I’d also like to guide your attention to every review site on the web to note that the HTC One (M8) has a higher user rating than the Samsung Galaxy S5, iPhone 6 and LG G3 (its three main competitors). It’s clear that the general public doesn’t agree with you.

      • truth

        Why did discuss get rid of down vote button…

      • a revamped S3 would be amazing πŸ˜€

      • DDroid45

        Htc sold nothing but junk, … You need to slap your dam self in the mouth, the inspire, htc one x/x+, m7 and m8 was better than what Samsung had competing at the time, all Samsung had was access money from the TV’s to surround sound systems and stereos, house hold appliance to dam cameras , you name it, to be able to advertise the crap out of galaxy devices every year. So much that the sheep nature of people automaically kicked in and they actually started believing Samsung was the next big thing, the galaxy line is one of the laggiest cheapest built androids around.. get out of hea with that crap you talking
        Sent from my HTC

        • To be fair, HTC only got it together with the M7 and M8. The HTC One X was okay, but only on AT&T. T-Mobile got the One S, and even I had to pick the S3 over the One S. I don’t even recall Sprint or Verizon getting anything. Before that, the Sensation only released on T-Mobile.

          HTC’s problem was in availability, just like every phone before it. Recall that before the S3, no flagship phone had ever been released in the same form on all 4 carriers. The S2 was released as the Epic 4G Touch on Sprint, and the iPhone 4S had just barely made its way to Verizon.

          • Jesse James

            Well to be fair, sprint got the evo lte(which sold quite a bit) which was the same as the one x just a different exterior with the addition of sd card support. Verizon got the dna later on in the year.

          • Yeah, Verizon passed on the One X and took the J Butterfly instead. Still, my point had to do with getting all of the carriers to agree to the same model of a flagship phone.

          • nickmgray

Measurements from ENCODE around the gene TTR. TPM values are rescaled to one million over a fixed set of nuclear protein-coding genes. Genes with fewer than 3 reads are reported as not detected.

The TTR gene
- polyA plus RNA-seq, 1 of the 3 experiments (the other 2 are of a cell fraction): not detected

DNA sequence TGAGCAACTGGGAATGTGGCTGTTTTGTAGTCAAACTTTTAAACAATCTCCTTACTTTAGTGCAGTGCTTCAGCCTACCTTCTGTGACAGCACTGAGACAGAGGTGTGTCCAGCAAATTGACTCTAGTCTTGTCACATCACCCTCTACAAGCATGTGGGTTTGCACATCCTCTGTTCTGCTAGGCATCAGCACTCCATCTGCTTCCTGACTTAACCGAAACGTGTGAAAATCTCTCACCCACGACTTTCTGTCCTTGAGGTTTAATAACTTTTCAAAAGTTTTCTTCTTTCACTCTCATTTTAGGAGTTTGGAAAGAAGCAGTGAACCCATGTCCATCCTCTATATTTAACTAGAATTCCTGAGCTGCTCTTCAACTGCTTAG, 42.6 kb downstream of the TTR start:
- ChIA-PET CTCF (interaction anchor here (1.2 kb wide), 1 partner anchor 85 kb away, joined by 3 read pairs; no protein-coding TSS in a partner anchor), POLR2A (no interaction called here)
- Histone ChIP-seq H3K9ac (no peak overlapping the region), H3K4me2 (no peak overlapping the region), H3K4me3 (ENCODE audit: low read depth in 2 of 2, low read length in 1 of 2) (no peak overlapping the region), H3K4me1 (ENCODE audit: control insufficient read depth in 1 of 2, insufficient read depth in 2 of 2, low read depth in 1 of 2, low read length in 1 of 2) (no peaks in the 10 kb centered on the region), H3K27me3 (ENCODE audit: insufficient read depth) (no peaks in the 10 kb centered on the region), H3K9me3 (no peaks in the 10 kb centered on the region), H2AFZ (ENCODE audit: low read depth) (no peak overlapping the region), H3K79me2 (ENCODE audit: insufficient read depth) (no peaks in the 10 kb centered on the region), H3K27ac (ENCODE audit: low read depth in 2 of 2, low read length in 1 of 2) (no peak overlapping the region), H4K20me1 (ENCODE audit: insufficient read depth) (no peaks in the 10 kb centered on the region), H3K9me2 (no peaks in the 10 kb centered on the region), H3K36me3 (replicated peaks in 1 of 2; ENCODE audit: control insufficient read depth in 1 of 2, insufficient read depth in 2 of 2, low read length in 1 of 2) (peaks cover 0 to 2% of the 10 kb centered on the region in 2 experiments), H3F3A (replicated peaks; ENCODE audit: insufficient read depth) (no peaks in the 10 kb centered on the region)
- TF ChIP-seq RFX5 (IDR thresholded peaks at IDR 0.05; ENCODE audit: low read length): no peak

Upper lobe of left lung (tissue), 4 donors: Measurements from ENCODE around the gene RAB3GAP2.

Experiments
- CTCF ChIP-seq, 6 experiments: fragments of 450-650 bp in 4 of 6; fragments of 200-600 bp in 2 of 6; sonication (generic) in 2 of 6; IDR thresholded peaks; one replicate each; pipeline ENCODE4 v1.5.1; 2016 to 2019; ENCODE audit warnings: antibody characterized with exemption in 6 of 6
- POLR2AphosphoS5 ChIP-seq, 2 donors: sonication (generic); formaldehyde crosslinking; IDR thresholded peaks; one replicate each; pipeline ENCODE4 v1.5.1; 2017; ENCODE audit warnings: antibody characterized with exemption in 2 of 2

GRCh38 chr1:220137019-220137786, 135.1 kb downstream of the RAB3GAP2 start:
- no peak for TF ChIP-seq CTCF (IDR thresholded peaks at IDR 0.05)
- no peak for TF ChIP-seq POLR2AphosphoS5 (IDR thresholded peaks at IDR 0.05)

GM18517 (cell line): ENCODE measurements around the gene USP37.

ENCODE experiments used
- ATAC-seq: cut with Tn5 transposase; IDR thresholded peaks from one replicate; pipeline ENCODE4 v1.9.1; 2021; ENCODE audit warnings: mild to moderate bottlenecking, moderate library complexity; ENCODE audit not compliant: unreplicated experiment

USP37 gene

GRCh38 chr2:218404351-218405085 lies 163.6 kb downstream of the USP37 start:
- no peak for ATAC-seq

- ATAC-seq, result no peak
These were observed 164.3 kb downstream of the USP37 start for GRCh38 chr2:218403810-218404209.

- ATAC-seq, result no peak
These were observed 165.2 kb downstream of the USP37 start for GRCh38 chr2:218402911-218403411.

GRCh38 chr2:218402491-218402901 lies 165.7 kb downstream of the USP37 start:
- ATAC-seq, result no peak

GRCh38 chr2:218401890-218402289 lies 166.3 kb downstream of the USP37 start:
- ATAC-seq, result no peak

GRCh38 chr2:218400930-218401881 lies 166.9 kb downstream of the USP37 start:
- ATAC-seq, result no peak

Actually, Sprint got the HTC EVO 4G LTE and Verizon ordered its own variant – the Droid Incredible 4G LTE. That was back in the day when service providers still have a lot of control over the phone’s name and design.

          • I was focusing more on the shift from carrier variants to unified models. If we’re including variants, then the Galaxy S was the first phone to launch on all 4 major carriers with the Vibrant, Captivate, Epic, and Fascinate. I chose the S3 as the starting point because it actually launched as the S3 on all 4 carriers. But thanks for the reminder of those two variants, I’ve edited my post above to reflect that.

          • HTC EVO 4G LTE I liked a slight bit better then my M7 but, I’m #TeamHTC 4 Life …

  3. Abhinav

    Hoping the ‘decoy test units’ trick illustrated by you is true. The leaked pics are quite underwhelming. Owning an M7 and would definitely wish to upgrade to M9/Hima. High expectations from HTC this time and hopefully they pull off this year with gr8 devices.

  4. Valentin

    you obviously didn’t think they would throw their 2 year in a row success down the drain right? πŸ™‚

  5. Grammar Nazi

    “Sleight of hand” is the expression you’re looking for mate.

  6. Oliver Steinfeld

    Off topic!!!

    Does anybody know when will the M8 owners in Europe get the 5.0.1 update?

    In about a week, the promised 90 days are counted and they can’t even come up with an explanation for being late.

    That’s even more confusing when you know that they could’ve brought the update before new year’s eve, which was a realistic date.

    HTC wtf? I thought they’d care about costumers, especially the ones who spent over €600 for their phone. That’s not a good way to keep us on board..

  7. goodlife.ep

    omg i hope so.. this is the first time HTC has not delivered a beautiful. phone since HTC EVO on Sprint.. I was totally shocked that this was the first time i had ever not cared for an HTC FLAGSHIP! I hope this is true.. the back camera is an eyesore.. so ugly!

  8. HTC Bro

    Fear not! I’ve got all your backs! I’ll be at the event on March 1st!
    Follow @thehtcbro on twitter and @htcbro on instagram if you have it..
    I’ll be live streaming the juicy stuff and the stuff nobody else will be… Covert! πŸ˜‰

  9. The Question is, are we gonna see the Hima and Hima Prime for sale very soon there-after all these rumors … LoL